Skip Ribbon Commands
Skip to main content
 
Safety & Prevention
Text Size

Car Seat Installation Information: Seat Belts & LATCH

Car safety seats may be installed with either the vehicle's seat belt or it's LATCH (lower anchors and tethers for children) system. LATCH is an attachment system for car safety seats. Lower anchors can be used instead of the seat belt to install the seat, and many parents find them easier to use in some cars. The top tether improves safety provided by the seat and is important to use for all forward-facing seats, even those installed using the vehicle seat belt. Although the seat belt and LATCH systems are equally safe, caregivers may prefer one system instead of the other. Keep in mind that only one system should be used unless the car safety seat and vehicle manufacturer say it is OK to use 2 systems at the same time.

Vehicles with the LATCH system have lower anchors located in the back seat, where the seat cushions meet.

Tether anchors are located behind the seat, either on the panel behind the seat (in sedans) or on the back of the seat, ceiling, or floor (in most minivans, SUVs, hatchbacks, and pickup trucks). All forward-facing car safety seats have tether attachments that fasten to these anchors. Nearly all passenger vehicles and all car safety seats made on or after September 1, 2002, are equipped to use LATCH. See vehicle owner’s manual for highest weight of child allowed to use top tether.

All lower anchors are rated for a maximum weight of 65 pounds (total weight includes car safety seat and child). 

Parents should check the car safety seat manufacturer’s recommendations for maximum weight a child can be to use lower anchors. New car safety seats have the maximum weight printed on their label. 

NOTE: Seat belts—If you install a car safety seat using your vehicle's seat belt, you must make sure the seat belt locks to help get a tight fi t. In most newer cars, you can lock the seat belt by pulling it all the way out and then allowing it to retract to keep the seat belt tight around the car seat. In addition, many car seats have built-in lock-offs to lock the belt without having to lock the seat belt separately as well. Refer to the vehicle owner's manual for details about how your seat belt locks.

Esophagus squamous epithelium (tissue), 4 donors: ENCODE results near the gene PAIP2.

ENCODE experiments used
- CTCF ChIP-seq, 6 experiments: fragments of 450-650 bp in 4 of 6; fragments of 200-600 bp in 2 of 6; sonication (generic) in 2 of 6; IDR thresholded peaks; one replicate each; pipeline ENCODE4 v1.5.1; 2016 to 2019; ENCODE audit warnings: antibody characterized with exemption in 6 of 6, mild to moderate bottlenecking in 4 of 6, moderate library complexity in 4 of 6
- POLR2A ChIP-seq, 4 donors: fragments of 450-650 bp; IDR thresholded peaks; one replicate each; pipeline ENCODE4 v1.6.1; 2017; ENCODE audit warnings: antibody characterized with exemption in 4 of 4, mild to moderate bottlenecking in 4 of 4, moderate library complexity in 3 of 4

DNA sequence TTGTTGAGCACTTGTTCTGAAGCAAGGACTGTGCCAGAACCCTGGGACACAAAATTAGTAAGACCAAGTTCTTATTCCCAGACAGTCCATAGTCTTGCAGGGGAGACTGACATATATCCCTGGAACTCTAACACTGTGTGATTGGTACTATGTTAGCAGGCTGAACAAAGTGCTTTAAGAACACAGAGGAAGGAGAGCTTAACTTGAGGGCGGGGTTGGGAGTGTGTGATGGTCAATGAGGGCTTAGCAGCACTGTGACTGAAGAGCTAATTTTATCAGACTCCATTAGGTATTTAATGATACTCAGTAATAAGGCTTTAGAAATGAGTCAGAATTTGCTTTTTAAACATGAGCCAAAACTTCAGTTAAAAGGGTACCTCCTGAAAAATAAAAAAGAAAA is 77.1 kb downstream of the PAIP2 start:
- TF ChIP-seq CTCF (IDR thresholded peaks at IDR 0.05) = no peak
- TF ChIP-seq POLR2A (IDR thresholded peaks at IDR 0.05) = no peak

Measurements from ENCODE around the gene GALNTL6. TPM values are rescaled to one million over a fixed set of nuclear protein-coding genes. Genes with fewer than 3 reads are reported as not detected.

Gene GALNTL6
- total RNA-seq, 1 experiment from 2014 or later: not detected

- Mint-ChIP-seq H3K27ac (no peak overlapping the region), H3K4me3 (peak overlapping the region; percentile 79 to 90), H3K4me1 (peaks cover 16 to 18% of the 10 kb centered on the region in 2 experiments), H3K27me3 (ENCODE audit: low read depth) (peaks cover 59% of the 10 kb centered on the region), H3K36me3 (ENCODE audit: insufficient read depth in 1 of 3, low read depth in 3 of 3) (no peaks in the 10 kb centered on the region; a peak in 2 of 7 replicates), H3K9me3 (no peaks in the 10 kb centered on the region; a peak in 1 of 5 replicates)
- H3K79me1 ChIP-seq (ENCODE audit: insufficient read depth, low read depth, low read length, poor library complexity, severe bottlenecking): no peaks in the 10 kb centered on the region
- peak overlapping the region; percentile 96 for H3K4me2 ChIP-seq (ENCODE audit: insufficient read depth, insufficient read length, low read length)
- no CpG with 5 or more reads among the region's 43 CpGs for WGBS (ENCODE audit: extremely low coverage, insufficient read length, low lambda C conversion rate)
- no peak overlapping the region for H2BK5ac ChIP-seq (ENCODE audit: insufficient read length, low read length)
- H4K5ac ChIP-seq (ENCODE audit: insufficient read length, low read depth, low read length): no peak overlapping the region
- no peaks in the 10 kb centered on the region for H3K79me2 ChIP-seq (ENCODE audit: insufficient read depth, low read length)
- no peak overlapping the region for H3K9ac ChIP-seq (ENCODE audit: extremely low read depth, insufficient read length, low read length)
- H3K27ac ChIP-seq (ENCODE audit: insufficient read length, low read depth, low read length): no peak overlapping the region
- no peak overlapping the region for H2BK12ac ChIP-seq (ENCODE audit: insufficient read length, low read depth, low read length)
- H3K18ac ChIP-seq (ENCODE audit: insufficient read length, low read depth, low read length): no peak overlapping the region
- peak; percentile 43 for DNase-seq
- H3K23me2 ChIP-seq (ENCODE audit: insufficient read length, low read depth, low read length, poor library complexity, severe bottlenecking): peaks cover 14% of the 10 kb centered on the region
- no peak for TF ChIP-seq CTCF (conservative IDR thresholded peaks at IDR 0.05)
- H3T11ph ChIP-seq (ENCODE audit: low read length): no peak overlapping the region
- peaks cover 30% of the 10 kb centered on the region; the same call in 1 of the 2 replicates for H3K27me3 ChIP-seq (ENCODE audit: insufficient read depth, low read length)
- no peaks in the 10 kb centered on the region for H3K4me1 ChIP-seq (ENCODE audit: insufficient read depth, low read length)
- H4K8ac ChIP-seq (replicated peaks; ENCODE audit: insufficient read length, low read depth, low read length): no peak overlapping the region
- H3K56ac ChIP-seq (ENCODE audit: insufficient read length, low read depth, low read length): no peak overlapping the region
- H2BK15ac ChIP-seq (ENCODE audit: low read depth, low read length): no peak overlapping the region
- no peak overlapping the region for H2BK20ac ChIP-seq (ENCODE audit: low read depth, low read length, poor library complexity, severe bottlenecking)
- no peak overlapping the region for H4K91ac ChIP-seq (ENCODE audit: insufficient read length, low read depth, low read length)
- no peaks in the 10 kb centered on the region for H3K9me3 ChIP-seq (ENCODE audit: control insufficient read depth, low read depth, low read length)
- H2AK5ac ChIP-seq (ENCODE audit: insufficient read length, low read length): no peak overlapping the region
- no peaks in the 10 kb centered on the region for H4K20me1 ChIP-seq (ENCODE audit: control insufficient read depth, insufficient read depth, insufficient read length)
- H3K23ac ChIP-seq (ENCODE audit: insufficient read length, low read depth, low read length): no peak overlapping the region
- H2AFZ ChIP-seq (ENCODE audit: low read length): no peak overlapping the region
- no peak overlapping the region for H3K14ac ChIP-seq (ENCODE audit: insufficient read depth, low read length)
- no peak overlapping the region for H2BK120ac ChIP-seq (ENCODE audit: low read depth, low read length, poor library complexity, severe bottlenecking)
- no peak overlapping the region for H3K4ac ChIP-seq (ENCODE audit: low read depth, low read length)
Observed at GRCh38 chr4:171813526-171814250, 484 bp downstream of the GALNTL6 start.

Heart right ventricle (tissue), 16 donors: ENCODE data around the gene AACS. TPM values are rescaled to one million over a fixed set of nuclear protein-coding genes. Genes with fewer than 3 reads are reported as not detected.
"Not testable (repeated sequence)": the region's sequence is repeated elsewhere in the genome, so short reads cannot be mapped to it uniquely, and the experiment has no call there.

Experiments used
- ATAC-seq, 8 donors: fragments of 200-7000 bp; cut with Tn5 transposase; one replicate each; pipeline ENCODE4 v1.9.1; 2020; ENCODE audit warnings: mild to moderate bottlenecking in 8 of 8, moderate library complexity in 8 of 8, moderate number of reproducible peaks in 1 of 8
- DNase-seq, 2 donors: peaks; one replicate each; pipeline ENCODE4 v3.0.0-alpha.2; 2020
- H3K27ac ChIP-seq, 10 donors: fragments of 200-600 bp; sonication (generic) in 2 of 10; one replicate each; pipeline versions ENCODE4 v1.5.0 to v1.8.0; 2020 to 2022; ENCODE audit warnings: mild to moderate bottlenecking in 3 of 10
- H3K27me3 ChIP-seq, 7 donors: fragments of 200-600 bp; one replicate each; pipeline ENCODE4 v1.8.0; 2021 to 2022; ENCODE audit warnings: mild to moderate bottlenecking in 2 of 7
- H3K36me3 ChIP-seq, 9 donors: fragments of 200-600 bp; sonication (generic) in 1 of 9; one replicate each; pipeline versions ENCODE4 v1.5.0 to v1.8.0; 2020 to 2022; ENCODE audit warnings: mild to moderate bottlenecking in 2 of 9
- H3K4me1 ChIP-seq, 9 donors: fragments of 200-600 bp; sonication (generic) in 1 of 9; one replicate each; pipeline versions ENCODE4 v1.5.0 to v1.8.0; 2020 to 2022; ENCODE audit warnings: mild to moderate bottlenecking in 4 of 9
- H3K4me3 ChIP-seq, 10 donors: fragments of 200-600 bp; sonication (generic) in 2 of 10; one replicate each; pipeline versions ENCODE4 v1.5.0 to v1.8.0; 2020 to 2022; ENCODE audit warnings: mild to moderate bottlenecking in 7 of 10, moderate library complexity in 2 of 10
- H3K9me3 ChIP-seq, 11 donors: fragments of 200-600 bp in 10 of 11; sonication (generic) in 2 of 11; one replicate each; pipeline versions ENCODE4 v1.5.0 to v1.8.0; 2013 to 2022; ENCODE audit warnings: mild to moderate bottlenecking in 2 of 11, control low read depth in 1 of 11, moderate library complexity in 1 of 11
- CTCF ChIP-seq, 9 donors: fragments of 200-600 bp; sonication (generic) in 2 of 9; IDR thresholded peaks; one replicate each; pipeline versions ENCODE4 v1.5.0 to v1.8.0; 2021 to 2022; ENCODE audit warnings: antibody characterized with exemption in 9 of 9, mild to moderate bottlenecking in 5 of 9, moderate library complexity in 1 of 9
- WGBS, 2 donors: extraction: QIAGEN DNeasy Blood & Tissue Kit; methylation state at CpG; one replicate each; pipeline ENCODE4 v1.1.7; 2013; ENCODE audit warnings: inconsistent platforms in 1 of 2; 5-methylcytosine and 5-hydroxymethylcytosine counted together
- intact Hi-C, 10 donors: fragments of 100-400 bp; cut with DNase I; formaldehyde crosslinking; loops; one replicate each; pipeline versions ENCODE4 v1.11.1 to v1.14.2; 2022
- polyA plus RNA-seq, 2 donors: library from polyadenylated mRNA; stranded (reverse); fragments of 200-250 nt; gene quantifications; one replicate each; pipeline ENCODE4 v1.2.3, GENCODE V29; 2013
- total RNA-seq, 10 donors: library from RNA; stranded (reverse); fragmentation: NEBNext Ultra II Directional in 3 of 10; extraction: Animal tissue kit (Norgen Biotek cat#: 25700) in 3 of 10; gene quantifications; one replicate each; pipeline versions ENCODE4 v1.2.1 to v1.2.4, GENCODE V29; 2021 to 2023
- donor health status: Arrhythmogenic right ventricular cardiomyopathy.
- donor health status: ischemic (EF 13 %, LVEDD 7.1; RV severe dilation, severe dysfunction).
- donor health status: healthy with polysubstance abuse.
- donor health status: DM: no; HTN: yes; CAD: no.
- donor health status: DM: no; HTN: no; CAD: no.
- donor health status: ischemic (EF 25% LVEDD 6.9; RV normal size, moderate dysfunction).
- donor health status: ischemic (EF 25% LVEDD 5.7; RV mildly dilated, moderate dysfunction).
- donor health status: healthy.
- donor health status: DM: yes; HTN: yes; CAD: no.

Middle of the back seat—The safest place to ride for all children younger than 13 years is the back seat. If possible, it may be best to ride in the middle of the back seat. However, it is sometimes difficult to install a car seat tightly in the middle if the vehicle seat is narrow or uneven. Also, many vehicles do not have lower anchors for the middle seating position. It is safest to put the car seat in a position where you can install it tightly with either the lower anchor system or the seat belt; in some cases, this may be on either side of the back seat rather than the middle. A child passenger safety technician (CPST) can help you decide which place is best to install your child's car seat in your vehicle.

If You Need Installation Help:

If you have questions or need help installing your car seat, find a certified child passenger safety technician (CPST). Lists of certified CPSTs and child seat–fitting stations are available on the following Web sites:

Additional Information from HealthyChildren.org:


Last Updated
2/21/2019
Source
Adapted from Car Seat Checkup (Copyright © 2019 American Academy of Pediatrics)
The information contained on this Web site should not be used as a substitute for the medical care and advice of your pediatrician. There may be variations in treatment that your pediatrician may recommend based on individual facts and circumstances.
Follow Us